Every U2 fan is required to go to Dublin, Ireland at least once in their lifetime. It's like a sacred vow we all take. Muslims go to Mecca. U2 fans go to Dublin. My first trip to Ireland was during the making of the Pop album. (Of course, at the time I don't think anyone knew it was going to be called Pop.)

My husband and I had just separated. Of course I was angry and a whole bunch of other emotions. Getting even was definitely on my mind. It was part of the separation papers that our house was to be sold with the money being shared equally between the two of us. I knew what I was going to do with my half. There was the question of what to do with the diamond ring that I no longer wore. Sentimentality told me to keep it and give it to our son when he became an adult. Then I realized the truth of the situation -- he would probably give it to his first love interest; who would, in turn, probably throw it out a car window during their first real fight. Well, I'll not have a perfectly good diamond go to waste like that. So, I took it to the local pawn shop and got enough money for a down payment on a trip to Ireland. Since, I was mad at my ex; I knew that nothing would make him angrier than my "blowing" my half of the money on something like a vacation.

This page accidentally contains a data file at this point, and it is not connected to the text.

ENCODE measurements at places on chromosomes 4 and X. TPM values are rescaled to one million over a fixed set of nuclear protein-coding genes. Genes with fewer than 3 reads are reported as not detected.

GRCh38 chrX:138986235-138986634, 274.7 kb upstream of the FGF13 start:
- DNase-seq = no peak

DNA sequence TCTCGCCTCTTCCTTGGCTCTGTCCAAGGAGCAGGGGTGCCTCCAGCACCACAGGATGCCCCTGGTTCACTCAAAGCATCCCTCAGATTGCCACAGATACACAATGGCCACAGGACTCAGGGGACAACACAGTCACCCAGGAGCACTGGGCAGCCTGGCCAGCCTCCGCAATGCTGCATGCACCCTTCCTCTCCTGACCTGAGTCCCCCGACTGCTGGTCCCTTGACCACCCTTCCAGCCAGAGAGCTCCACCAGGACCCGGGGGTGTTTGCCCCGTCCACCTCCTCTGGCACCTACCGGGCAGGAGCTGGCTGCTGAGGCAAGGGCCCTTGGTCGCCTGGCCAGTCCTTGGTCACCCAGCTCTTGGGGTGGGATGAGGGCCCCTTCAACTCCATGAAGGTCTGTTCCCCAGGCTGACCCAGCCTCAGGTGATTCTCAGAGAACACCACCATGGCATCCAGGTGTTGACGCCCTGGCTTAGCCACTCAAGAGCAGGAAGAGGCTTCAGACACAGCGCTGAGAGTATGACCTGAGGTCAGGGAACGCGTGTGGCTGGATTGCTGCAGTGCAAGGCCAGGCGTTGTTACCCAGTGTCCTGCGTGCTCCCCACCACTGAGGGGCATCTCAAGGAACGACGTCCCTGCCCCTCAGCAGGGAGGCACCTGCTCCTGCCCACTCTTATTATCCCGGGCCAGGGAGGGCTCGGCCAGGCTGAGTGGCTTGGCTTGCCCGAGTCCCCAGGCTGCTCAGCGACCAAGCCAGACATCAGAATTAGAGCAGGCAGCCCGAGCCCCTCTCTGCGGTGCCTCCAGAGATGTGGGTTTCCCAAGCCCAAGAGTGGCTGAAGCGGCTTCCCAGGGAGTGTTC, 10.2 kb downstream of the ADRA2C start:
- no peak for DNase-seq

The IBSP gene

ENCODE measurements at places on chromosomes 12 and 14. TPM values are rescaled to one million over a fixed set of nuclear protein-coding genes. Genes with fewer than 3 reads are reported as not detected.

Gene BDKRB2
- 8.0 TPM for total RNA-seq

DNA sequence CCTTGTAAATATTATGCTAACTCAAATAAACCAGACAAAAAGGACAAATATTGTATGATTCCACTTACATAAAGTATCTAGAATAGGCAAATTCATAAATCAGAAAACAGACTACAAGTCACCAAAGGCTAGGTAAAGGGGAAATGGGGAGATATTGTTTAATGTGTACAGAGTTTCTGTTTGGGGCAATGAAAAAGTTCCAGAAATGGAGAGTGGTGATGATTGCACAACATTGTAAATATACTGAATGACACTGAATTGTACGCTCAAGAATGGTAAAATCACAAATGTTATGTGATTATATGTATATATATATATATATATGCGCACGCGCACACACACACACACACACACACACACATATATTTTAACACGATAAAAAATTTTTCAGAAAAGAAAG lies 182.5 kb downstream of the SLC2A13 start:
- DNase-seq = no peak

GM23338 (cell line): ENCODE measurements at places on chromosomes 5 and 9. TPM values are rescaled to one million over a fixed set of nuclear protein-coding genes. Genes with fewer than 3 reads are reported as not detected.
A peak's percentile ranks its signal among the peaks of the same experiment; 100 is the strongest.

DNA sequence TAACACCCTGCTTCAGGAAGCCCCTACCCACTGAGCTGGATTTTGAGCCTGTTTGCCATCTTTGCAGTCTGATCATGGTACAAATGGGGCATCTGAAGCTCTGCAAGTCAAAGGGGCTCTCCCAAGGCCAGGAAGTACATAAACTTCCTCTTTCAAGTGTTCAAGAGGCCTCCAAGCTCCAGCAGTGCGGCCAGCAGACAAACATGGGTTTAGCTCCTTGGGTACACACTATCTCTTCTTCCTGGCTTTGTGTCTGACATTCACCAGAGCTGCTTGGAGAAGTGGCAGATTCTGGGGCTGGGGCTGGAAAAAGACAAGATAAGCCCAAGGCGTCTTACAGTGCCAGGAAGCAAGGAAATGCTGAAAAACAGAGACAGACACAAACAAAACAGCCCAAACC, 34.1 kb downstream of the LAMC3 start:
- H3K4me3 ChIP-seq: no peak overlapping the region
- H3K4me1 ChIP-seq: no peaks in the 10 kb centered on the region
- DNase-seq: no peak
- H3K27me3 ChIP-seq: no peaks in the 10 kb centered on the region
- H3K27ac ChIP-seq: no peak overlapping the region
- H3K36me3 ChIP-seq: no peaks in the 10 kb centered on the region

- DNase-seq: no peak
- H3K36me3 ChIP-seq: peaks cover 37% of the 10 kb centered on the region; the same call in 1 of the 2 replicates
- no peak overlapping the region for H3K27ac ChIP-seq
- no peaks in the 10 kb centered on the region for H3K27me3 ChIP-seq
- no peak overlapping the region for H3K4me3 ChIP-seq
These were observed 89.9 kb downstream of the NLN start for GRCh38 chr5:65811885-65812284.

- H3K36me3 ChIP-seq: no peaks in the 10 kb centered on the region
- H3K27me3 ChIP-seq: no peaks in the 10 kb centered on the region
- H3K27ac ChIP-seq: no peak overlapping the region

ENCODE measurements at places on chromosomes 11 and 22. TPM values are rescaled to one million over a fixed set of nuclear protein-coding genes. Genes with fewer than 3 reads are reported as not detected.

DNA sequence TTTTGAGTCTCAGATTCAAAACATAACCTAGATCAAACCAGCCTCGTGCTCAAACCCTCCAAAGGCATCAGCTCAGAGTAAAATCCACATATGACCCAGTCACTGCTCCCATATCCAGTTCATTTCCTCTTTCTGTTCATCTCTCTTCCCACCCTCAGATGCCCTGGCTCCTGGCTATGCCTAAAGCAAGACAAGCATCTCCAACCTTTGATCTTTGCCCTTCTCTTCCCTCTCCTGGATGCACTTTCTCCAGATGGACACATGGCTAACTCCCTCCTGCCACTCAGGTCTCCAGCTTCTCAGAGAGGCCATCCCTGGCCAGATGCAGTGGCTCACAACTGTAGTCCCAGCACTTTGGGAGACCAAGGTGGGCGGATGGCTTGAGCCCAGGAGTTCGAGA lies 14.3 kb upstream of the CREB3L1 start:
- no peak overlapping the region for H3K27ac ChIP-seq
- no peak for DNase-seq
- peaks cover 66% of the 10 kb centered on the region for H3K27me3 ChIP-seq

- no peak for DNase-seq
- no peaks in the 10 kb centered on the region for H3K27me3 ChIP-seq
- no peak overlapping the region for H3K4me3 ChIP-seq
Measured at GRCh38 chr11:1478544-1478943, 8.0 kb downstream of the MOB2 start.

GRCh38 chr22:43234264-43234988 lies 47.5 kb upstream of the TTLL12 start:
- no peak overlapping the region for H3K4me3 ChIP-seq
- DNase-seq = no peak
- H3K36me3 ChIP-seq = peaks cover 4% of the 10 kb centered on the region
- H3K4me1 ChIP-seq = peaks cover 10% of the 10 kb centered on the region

Developer joins U2 stars in EU150m Clarence project

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Frank McDonald, Irish Times

Dublin's Clarence Hotel, owned by U2's Bono and the Edge, in partnership with property developer Paddy McKillen, is to be redeveloped at a cost of EU150 million as "one of the most spectacular city hotels in Europe".

The scheme, designed by international architects Foster and Partners, is to be submitted shortly to Dublin City Council. It would incorporate the former Dollard printing works and four Georgian buildings on Wellington Quay.

Only the quayside facades of the existing hotel and adjoining buildings - all of which are protected structures - would be retained, although the oak panelling from the Clarence's Octagon Bar is to be salvaged for re-use.